Cryptocurrency mining requires huge amounts of electricity, raising concerns not only about the ability of Texas’ beleaguered grid to meet growing demand as more miners are expected to flock to the state, but also about the wider potential environmental impact of the industry.
“Over 95% of industrial-scale bitcoin mines reduced their power consumption during peak periods in the past week,” Lee Bratcher, president of the Texas Blockchain Council, wrote in an email to Washington. Post. “Bitcoin miners were able to push over 1,000 [megawatts] in the grid for more than ten hours several times a week.
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While that doesn’t usually seem like much, it can matter during peak demand periods, said Joshua D. Rhodes, a research associate at the Webber Energy Group at the University of Texas at Austin. When a power grid is “a few thousand megawatts away from supply and demand, a 1% change can make a big difference,” said Rhodes, who has consulted with cryptocurrency mining companies.
“When we run out of supply, demand reduction is very helpful in that context,” he said.
But, Rhodes noted, the action was not a “silver bullet” for the electricity problems. “I don’t think he single-handedly saved” the grid, he said. “This was part of a series of energy consumer-wide actions that helped maintain grid stability.”
In recent years, Texas has become one of the favorite places for crypto entrepreneurs. To date, about 10 facilities have connected and there are over “27 gigawatts of crypto load working on the interconnect over the next four years,” ERCOT said in a statement to The Washington Post.
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Around the world, the huge carbon footprint of the cryptocurrency industry is coming under increasing scrutiny. The commonly used method of mining coins involves huge amounts of computing power. Networks of miners must use processors to solve complex puzzles to earn coins as well as track and verify transactions, which consumes energy.
A 2019 study estimated that bitcoin, one of the most popular cryptocurrencies, emitted between 22 million and 29 million metric tons of carbon dioxide in the previous year, according to findings published in the journal. Joule peer-reviewed.
“This means that the emissions produced by bitcoin are between the levels produced by the nations of Jordan and Sri Lanka,” the study authors wrote.
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Meanwhile, extreme weather events, largely due to climate change, continued to strain Texas’ electrical system, which operates independently of the national grid. The recent heat wave was preceded by other extreme heat events as well as a record breaking heat wave in February 2021, which left millions of Texans without power at one point as temperatures plummeted to minus 2 degrees Fahrenheit in Dallas and 13 degrees in Houston.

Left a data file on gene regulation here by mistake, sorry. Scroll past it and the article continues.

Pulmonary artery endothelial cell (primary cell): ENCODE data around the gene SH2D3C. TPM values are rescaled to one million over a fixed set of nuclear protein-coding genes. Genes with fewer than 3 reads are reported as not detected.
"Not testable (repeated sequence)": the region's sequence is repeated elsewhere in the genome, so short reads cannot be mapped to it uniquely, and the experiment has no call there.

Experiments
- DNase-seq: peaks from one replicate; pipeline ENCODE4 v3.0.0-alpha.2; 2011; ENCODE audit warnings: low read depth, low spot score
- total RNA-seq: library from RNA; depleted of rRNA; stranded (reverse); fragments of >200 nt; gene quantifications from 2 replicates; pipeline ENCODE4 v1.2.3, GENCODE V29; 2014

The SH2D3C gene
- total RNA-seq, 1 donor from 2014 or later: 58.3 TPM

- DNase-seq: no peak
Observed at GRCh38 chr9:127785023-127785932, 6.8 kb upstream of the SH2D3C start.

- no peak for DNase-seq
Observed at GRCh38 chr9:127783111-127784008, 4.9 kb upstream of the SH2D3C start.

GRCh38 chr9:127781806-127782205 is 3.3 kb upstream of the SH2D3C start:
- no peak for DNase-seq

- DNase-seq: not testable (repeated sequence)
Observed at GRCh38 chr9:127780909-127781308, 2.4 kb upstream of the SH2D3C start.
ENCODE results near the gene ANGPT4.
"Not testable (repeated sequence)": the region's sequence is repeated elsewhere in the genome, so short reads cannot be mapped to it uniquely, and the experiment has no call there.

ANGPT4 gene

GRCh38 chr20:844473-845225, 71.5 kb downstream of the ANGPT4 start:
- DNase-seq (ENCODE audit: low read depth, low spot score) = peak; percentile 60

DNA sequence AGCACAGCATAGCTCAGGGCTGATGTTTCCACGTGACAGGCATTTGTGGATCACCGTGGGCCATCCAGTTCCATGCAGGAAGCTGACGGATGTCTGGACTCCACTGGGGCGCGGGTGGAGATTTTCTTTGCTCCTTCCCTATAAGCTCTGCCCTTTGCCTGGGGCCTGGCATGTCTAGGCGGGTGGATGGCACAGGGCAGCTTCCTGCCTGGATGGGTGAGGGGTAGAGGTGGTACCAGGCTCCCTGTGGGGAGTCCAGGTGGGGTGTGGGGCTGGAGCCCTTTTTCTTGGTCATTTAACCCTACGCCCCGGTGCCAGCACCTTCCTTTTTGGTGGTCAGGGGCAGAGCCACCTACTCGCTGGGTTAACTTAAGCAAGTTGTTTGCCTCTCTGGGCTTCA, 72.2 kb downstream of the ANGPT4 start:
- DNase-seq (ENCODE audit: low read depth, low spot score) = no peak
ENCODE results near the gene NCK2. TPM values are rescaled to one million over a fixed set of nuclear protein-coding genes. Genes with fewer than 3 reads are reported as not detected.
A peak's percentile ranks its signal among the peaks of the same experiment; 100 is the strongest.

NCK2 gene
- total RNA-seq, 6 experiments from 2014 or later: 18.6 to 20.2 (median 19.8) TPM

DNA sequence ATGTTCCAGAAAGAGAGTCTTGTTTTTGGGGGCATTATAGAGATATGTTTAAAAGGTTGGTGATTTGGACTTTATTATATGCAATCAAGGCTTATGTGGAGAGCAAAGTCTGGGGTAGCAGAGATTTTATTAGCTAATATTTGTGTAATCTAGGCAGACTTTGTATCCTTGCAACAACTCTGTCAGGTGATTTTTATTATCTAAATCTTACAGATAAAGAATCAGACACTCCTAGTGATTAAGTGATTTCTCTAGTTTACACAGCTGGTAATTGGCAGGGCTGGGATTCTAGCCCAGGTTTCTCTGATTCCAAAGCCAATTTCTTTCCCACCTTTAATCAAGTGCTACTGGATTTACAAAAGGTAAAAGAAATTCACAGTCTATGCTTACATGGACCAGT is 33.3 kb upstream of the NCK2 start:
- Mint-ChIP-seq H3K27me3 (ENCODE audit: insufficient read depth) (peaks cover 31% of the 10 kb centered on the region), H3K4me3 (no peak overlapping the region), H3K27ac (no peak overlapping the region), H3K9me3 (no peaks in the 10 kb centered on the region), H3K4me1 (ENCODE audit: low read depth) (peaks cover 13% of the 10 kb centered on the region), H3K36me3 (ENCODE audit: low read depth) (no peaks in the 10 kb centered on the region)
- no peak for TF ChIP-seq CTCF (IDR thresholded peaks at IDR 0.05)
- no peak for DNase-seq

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Amid scorching temperatures this week, which have driven demand for electricity to record highs, ERCOT has issued public calls to save energy. Wednesday’s appeal said the efforts of residents and businesses earlier in the week “helped ERCOT successfully meet record electricity demand by reducing their energy consumption by 500 MW,” or megawatts.
Although mining companies are among the companies that have been asked to voluntarily conserve energy, “it is not an obligation for them to conserve,” ERCOT said in a statement to The Post.
Bitcoin miners are “turning off both because it’s the right thing to do and because they’re incentivized by market mechanisms within ERCOT,” Bratcher wrote in an email.
Some companies have signed up for programs offered by ERCOT, which pay heavy electricity consumers not to use electricity during periods of high demand, Rhodes said. The price of electricity also rises when the power supply is limited.
“It’s good to know they can and there are times when they’re willing to,” Rhodes said of miners who voluntarily suspend operations. “But it wasn’t completely altruistic.”
With extreme weather events becoming more common, asking cryptocurrency operations to stop during certain periods could be seen by some as a possible solution to avoid overloading power grids.
“That might become an expectation in some people’s minds,” Rhodes said. “But I think until it’s formalized in a program and someone signs a contract, I’m hesitant to trust it.”
It’s important, he said, to find ways to make the shutdown worthwhile for businesses. “It’s not a good idea to rely on someone to just be a good citizen.”